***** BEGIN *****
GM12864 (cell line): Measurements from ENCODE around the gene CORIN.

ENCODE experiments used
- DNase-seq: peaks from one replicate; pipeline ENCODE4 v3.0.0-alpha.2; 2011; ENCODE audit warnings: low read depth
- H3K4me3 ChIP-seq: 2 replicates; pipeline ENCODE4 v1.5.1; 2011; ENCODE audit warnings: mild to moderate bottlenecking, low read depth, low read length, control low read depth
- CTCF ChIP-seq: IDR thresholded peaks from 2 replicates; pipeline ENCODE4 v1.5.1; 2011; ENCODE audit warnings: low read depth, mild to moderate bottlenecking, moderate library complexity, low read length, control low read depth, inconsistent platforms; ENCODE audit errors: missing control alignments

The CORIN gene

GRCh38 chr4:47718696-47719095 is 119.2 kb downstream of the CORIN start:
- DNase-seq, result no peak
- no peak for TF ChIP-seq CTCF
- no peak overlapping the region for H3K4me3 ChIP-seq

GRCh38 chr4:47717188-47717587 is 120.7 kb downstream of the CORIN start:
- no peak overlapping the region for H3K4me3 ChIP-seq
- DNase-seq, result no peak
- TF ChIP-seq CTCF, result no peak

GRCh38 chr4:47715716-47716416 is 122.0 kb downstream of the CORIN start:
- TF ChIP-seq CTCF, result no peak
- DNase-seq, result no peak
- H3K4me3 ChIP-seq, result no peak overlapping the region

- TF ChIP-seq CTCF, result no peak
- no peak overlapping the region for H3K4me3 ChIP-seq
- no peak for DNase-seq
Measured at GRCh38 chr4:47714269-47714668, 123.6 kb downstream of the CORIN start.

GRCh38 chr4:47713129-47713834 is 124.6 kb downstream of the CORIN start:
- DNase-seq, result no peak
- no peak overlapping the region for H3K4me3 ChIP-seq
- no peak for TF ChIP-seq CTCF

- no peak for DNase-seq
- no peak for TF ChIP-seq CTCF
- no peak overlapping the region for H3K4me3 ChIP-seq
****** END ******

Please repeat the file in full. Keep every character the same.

GM12864 (cell line): Measurements from ENCODE around the gene CORIN.

ENCODE experiments used
- DNase-seq: peaks from one replicate; pipeline ENCODE4 v3.0.0-alpha.2; 2011; ENCODE audit warnings: low read depth
- H3K4me3 ChIP-seq: 2 replicates; pipeline ENCODE4 v1.5.1; 2011; ENCODE audit warnings: mild to moderate bottlenecking, low read depth, low read length, control low read depth
- CTCF ChIP-seq: IDR thresholded peaks from 2 replicates; pipeline ENCODE4 v1.5.1; 2011; ENCODE audit warnings: low read depth, mild to moderate bottlenecking, moderate library complexity, low read length, control low read depth, inconsistent platforms; ENCODE audit errors: missing control alignments

The CORIN gene

GRCh38 chr4:47718696-47719095 is 119.2 kb downstream of the CORIN start:
- DNase-seq, result no peak
- no peak for TF ChIP-seq CTCF
- no peak overlapping the region for H3K4me3 ChIP-seq

GRCh38 chr4:47717188-47717587 is 120.7 kb downstream of the CORIN start:
- no peak overlapping the region for H3K4me3 ChIP-seq
- DNase-seq, result no peak
- TF ChIP-seq CTCF, result no peak

GRCh38 chr4:47715716-47716416 is 122.0 kb downstream of the CORIN start:
- TF ChIP-seq CTCF, result no peak
- DNase-seq, result no peak
- H3K4me3 ChIP-seq, result no peak overlapping the region

- TF ChIP-seq CTCF, result no peak
- no peak overlapping the region for H3K4me3 ChIP-seq
- no peak for DNase-seq
Measured at GRCh38 chr4:47714269-47714668, 123.6 kb downstream of the CORIN start.

GRCh38 chr4:47713129-47713834 is 124.6 kb downstream of the CORIN start:
- DNase-seq, result no peak
- no peak overlapping the region for H3K4me3 ChIP-seq
- no peak for TF ChIP-seq CTCF

- no peak for DNase-seq
- no peak for TF ChIP-seq CTCF
- no peak overlapping the region for H3K4me3 ChIP-seq